FDA approves IV bevacizumab for recurrent metastatic cervical cancer
The US Food and Drug Administration has approved bevacizumab solution for intravenous infusion (Avastin, Genentech, Inc.) for the treatment of persistent, recurrent or metastatic cervical cancer, in combination with paclitaxel and cisplatin or paclitaxel and topotecan.
The approval is based on the results of an international, randomised, four-arm, two-by-two factorial design trial with two primary comparisons of overall survival (OS).
The first comparison was between bevacizumab plus chemotherapy versus chemotherapy alone.
The second comparison of OS was between the platinum doublet versus the non-platinum doublet chemotherapy irrespective of addition of bevacizumab.
The trial enrolled 452 patients: 227 patients were assigned to receive chemotherapy and bevacizumab, and 225 patients were assigned to receive chemotherapy alone.
The chemotherapy could be either paclitaxel in combination with cisplatin or paclitaxel in combination with topotecan.
Treatment continued until disease progression, unacceptable toxicity, and/or consent withdrawal.
All enrolled patients had GOG performance status of 0 or 1, 80% had received prior radiation and 74% had received prior chemotherapy concurrent with radiation.
The key efficacy assessment in the first primary comparison of OS demonstrated a statistically significant improvement in patients who received bevacizumab and chemotherapy compared to those who received chemotherapy alone (HR=0.74; 95% CI: 0.58, 0.94; p= 0.013, log-rank test).
The median survival of patients who received bevacizumab and chemotherapy was 16.8 months (95% CI: 14.1, 19) compared to 12.9 months (95% CI: 10.9, 15) for those receiving chemotherapy alone.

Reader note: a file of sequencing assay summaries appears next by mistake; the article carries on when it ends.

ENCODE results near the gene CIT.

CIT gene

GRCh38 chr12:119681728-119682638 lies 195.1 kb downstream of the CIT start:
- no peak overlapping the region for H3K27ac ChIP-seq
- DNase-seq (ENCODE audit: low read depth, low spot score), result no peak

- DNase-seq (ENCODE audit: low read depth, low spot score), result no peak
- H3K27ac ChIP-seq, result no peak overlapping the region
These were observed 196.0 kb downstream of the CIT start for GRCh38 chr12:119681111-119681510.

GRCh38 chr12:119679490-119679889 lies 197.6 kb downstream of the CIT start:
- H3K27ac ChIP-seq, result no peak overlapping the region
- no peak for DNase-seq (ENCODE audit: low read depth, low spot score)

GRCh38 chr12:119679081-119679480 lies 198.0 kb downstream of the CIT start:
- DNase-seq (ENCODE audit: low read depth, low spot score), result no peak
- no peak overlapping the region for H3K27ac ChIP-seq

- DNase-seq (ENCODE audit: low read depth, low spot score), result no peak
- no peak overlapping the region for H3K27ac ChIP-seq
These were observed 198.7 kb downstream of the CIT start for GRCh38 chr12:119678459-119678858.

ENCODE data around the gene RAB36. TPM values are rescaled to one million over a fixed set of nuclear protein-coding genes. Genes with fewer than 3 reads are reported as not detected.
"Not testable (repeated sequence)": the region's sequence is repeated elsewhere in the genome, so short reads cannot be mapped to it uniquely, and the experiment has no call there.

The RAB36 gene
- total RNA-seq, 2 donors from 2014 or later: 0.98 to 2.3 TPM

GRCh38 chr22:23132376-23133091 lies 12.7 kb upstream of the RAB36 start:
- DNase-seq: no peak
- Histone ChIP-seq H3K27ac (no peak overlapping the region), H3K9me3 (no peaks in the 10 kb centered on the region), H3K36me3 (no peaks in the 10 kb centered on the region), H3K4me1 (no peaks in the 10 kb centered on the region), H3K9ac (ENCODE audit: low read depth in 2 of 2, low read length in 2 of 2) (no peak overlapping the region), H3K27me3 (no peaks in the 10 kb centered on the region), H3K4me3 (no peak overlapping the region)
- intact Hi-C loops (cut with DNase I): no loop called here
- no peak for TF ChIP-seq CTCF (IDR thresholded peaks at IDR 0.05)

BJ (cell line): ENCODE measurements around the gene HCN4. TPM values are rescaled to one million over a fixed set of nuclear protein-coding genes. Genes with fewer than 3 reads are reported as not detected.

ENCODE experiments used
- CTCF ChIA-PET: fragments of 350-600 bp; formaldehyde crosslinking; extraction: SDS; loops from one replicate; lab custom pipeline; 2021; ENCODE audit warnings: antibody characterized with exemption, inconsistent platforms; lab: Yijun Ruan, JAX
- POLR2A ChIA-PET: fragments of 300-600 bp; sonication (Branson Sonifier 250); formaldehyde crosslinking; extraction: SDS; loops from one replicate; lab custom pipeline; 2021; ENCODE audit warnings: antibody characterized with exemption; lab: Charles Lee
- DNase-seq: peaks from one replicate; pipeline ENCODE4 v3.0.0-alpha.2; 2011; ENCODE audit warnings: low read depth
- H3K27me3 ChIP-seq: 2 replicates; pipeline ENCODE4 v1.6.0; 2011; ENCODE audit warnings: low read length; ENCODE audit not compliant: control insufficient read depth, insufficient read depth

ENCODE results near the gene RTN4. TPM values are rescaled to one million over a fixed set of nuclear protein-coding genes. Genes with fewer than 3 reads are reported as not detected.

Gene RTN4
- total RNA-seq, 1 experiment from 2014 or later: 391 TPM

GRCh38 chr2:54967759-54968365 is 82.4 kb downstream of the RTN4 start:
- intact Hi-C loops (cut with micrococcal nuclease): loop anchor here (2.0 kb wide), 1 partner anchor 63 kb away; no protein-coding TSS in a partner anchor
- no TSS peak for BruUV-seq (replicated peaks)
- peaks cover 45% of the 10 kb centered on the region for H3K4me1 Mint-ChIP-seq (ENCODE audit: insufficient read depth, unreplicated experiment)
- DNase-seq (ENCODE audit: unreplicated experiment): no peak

For the second primary comparison of OS, the paclitaxel plus topotecan with or without bevacizumab arms did not demonstrate an improvement in OS compared to the paclitaxel plus cisplatin with or without bevacizumab arms [HR 1.15 (95% CI: 0.91, 1.46)].
However, the HRs for addition of bevacizumab to either chemotherapy regimen were similar (HR 0.72 for paclitaxel/cisplatin and HR 0.76 for paclitaxel/topotecan).
The results suggest that the regimen of paclitaxel with topotecan plus bevacizumab is an acceptable alternative for women with advanced cervical cancer who are not candidates for platinum treatment.
The most common adverse reactions (greater than or equal to 20%) in patients treated with bevacizumab and chemotherapy were fatigue, decreased appetite, hypertension, hyperglycemia, hypomagnesemia, urinary tract infection, headache and decreased weight.
Gastrointestinal perforations were reported in 3.2% of bevacizumab-treated patients, all of whom had prior pelvic radiation.
Gastrointestinal‑vaginal fistulae occurred in 8.2% of bevacizumab‑treated patients and 0.9% in control patients, all of whom also had prior pelvic radiation.
In addition to gastrointestinal perforation and fistulae, several other grade 3 or greater adverse reactions were also more common in patients receiving chemotherapy plus bevacizumab, including venous thromboembolic events, haemorrhage, hypertension, proteinuria, and wound healing complications.
The recommended dose of Avastin is 15 mg/kg every three weeks as an intravenous infusion administered in combination with one of the following chemotherapy regimens: paclitaxel and cisplatin, or paclitaxel and topotecan.